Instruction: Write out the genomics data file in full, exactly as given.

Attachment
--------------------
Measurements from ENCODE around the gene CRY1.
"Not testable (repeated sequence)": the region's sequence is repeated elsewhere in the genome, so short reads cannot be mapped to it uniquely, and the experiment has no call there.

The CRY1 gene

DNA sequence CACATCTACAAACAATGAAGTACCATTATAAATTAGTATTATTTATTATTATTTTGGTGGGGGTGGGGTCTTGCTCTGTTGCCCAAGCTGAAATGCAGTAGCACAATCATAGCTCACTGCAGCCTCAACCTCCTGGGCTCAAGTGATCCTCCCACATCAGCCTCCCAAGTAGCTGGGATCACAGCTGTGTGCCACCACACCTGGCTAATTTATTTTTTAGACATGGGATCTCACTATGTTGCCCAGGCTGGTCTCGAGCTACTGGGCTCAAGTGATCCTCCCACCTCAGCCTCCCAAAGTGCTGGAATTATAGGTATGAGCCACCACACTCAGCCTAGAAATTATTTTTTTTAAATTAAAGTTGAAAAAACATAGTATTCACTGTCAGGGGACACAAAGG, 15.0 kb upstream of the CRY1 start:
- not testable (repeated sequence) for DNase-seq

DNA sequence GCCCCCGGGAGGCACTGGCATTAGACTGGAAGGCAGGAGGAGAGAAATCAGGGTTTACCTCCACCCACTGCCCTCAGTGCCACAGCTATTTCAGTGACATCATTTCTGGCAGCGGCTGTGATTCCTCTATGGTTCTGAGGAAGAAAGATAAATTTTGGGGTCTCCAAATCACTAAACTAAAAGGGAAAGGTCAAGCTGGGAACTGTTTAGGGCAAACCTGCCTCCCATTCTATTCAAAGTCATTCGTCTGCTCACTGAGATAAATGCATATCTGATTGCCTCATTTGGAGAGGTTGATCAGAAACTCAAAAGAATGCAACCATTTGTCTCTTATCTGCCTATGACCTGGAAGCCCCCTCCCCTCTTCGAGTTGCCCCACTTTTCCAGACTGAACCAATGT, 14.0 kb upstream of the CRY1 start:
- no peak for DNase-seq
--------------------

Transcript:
Measurements from ENCODE around the gene CRY1.
"Not testable (repeated sequence)": the region's sequence is repeated elsewhere in the genome, so short reads cannot be mapped to it uniquely, and the experiment has no call there.

The CRY1 gene

DNA sequence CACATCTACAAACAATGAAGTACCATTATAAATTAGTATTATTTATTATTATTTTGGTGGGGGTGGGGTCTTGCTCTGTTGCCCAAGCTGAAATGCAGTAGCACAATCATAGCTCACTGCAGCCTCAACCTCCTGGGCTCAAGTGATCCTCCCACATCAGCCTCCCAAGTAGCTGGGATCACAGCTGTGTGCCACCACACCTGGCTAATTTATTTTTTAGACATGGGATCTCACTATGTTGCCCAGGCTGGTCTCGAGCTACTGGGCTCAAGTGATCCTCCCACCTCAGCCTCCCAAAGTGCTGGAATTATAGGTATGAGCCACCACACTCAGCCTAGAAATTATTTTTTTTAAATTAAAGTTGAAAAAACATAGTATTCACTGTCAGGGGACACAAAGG, 15.0 kb upstream of the CRY1 start:
- not testable (repeated sequence) for DNase-seq

DNA sequence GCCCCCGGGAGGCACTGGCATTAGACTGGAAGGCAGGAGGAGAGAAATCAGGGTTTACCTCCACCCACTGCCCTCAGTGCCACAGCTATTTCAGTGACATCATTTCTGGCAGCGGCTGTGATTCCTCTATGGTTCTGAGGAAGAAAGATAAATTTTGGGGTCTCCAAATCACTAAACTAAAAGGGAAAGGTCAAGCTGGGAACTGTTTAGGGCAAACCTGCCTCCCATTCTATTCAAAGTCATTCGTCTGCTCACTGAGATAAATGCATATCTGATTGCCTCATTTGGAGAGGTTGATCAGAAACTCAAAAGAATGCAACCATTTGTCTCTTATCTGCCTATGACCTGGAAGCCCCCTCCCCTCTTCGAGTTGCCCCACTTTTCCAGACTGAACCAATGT, 14.0 kb upstream of the CRY1 start:
- no peak for DNase-seq